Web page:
The Toronto stock market faces a difficult week despite solid job creation data as worries about the spread of the European debt crisis show no signs of going away any time soon.
“The jobs data, all the economic fundamental data is secondary to a stable credit environment,” said Paul Taylor, chief investment officer at BMO Harris Private Banking.
“All that means squat if in fact you have an unstable global credit environment and that is what we have.”
The Toronto market tumbled 4.24 per cent last week, leaving the main index in the red for the year, even as the U.S. economy cranked out 290,000 new jobs last month, better than the 180,000 that had been expected.
In Canada, 108,700 jobs were created in April, going a long way toward reversing the losses of the recession and better than the 24,000 jobs that economists had forecast.
But, the data meant little to investors watching the Greek debt crisis for signs it can’t be contained and that others that took on too much debt, such as Portugal and Spain, will also need billions to avoid default.
The stresses in the financial system are similar to those in the fall of 2008. At that time, credit was squeezed as banks became wary of lending to each other because of doubt about which institutions owned large amounts of bad debt.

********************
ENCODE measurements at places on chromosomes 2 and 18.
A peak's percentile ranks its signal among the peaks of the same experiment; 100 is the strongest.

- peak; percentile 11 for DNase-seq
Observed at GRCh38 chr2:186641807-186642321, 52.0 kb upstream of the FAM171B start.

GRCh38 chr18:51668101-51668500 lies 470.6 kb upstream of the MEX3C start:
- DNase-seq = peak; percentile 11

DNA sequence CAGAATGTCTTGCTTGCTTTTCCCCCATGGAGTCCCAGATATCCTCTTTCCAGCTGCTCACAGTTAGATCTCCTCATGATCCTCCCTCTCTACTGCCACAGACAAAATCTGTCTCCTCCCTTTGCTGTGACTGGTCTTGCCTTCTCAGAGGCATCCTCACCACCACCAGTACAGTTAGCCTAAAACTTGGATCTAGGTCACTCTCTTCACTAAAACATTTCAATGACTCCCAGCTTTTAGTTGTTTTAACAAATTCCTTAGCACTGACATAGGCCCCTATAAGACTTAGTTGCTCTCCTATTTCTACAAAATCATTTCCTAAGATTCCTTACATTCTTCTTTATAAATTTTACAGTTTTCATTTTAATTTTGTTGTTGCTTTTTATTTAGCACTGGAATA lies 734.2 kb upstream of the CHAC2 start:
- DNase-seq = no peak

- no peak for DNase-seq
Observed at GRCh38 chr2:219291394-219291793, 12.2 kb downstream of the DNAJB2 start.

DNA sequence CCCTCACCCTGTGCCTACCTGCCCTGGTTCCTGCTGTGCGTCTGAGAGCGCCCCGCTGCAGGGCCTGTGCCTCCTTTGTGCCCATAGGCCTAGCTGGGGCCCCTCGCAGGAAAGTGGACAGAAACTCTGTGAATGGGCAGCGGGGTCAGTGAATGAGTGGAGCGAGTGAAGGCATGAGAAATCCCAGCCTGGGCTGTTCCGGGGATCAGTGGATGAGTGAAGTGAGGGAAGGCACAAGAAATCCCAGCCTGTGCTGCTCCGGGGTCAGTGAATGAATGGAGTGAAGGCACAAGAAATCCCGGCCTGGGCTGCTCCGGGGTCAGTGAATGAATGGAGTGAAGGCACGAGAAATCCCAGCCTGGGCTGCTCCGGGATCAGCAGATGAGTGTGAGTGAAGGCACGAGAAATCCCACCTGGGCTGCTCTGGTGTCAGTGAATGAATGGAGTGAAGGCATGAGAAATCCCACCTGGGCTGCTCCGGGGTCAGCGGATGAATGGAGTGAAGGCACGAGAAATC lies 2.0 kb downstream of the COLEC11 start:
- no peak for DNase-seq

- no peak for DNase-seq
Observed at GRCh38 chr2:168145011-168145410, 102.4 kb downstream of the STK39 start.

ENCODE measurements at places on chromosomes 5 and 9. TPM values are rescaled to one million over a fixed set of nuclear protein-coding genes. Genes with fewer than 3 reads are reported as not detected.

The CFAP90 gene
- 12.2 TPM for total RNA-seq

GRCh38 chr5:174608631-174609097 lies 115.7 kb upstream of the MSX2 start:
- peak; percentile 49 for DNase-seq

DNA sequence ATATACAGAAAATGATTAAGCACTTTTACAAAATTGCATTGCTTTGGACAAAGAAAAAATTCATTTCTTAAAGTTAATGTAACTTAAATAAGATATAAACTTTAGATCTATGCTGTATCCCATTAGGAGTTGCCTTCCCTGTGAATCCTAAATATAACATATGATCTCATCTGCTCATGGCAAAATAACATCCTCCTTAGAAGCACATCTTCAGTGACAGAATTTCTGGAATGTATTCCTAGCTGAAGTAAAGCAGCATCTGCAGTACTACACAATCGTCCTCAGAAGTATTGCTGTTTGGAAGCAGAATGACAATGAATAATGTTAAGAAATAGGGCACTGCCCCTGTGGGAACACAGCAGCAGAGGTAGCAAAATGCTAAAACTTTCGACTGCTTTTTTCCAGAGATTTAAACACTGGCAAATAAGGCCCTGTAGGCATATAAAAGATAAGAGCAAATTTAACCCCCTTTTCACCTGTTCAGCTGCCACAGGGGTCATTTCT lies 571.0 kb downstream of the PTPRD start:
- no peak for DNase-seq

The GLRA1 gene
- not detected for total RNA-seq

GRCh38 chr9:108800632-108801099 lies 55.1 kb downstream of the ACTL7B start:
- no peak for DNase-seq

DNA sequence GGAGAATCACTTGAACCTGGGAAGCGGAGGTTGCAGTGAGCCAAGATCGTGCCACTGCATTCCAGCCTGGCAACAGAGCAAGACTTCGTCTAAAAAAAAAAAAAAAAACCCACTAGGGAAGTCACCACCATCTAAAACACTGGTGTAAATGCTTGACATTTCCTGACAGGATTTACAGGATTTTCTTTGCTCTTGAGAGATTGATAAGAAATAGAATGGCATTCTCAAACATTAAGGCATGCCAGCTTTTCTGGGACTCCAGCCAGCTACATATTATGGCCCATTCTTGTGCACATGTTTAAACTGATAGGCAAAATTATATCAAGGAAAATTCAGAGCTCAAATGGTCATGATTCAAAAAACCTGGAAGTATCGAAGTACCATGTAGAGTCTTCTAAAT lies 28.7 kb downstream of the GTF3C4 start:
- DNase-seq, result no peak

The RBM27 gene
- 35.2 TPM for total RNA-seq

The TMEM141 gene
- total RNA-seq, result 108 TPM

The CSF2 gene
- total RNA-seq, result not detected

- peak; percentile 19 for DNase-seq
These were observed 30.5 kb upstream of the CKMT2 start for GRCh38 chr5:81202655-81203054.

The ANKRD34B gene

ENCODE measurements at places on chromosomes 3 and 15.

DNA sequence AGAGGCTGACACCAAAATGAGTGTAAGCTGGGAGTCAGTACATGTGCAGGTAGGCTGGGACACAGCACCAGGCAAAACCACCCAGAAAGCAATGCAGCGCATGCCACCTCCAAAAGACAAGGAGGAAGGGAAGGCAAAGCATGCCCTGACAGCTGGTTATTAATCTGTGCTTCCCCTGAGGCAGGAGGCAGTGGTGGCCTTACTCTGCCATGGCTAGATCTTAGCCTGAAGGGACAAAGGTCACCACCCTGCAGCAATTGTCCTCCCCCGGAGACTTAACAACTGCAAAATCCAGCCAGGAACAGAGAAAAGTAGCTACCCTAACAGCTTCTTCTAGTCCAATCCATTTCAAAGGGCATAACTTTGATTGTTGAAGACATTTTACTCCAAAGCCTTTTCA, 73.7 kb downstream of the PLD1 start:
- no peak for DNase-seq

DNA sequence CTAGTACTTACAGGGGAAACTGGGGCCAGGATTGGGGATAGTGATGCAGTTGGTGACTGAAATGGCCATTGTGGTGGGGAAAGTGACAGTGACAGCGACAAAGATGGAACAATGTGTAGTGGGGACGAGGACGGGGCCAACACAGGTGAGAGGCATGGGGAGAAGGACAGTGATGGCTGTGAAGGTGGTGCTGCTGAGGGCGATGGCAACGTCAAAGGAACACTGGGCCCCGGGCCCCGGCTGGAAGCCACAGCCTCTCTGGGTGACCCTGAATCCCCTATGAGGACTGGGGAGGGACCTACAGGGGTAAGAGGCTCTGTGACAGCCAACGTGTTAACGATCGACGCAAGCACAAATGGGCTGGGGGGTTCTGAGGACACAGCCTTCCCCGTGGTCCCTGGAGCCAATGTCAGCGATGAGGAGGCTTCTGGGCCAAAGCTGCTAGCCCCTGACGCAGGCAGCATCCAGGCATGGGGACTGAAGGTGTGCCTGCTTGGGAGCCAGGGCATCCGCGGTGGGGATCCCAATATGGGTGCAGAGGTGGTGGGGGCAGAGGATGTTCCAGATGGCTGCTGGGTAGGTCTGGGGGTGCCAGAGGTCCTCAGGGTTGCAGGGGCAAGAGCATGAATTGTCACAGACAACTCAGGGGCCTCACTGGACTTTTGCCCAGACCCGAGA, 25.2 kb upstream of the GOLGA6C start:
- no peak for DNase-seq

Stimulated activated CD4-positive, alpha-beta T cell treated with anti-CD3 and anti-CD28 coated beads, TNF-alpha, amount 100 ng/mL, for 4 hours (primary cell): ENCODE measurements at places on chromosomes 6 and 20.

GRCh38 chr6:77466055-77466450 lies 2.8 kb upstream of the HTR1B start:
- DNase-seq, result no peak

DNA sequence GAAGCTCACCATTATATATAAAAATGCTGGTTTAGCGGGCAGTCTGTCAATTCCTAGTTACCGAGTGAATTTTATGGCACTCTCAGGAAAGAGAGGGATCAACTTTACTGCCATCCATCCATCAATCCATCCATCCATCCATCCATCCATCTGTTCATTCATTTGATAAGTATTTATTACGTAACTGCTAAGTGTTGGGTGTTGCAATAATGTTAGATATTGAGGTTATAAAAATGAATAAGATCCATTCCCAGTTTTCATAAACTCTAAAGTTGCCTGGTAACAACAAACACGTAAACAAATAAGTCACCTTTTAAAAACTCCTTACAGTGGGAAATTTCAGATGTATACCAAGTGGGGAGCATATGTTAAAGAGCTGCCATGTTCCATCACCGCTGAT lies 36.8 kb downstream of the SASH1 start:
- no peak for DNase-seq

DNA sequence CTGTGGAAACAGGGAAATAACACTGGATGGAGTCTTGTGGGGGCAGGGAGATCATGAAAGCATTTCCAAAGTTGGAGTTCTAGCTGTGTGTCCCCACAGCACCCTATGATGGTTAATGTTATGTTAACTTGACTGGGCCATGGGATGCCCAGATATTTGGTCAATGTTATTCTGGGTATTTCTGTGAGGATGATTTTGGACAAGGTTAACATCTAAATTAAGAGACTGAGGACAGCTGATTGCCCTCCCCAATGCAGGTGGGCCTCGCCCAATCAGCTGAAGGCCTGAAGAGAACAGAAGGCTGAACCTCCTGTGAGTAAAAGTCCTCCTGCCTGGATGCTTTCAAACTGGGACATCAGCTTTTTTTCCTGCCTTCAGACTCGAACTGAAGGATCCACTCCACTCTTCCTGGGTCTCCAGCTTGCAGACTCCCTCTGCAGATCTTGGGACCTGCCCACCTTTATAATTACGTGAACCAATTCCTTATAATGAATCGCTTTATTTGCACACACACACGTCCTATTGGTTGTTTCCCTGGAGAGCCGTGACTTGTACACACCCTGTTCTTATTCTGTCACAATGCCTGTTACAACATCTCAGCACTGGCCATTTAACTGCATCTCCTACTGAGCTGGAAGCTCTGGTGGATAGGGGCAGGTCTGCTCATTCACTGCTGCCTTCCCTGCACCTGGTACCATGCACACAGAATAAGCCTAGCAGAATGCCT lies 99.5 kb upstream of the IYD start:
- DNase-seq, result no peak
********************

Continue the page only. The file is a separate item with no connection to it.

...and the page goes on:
“I’m watching this very, very carefully because this gets back into the situation of stress on the banking system, liquidity dries up and we know where it goes from there,” said Patricia Croft, chief economist, RBC Global Management.
“We’re seeing signs of this again in Europe in particular but again people are alluding that this is looking like 2008 again. I hope not but that’s the key thing to watch right now.”
What is difficult to determine is whether the slide last week could herald the start of a serious correction.
Croft, for one, thinks the market was due for one after markets surged last year and early 2010 from the lows of the financial crisis. The TSX alone ran up more than 60 per cent from early March 2009 to its recent high of about 12,300 in late April.
“We saw way too many bulls out there amongst institutional investors, the technical indicators were indicating the market was overbought, perhaps things got a little too stretched in the short term,” added Croft.
The outlook for the Canadian dollar this week is also negative.
The currency lost 2.64 cents to end the week at 95.8 cents US, and went as low as 93.02 cents in hectic trading on Thursday, which was also the most volatile day on stock markets in recent memory.
The dollar and commodities were particularly hammered as the European debt crisis saw investors pile into the safe haven status of the U.S. dollar. Crude oil prices backed off 14 per cent last week from an intraday high of US$87.15 last Monday and the TSX energy sector fell 7.5 per cent during the week.
“The fundamentals would argue for parity but right now with risk off everybody wants to be in the U.S. dollar so parity is going to have to wait for a bit,” added Croft.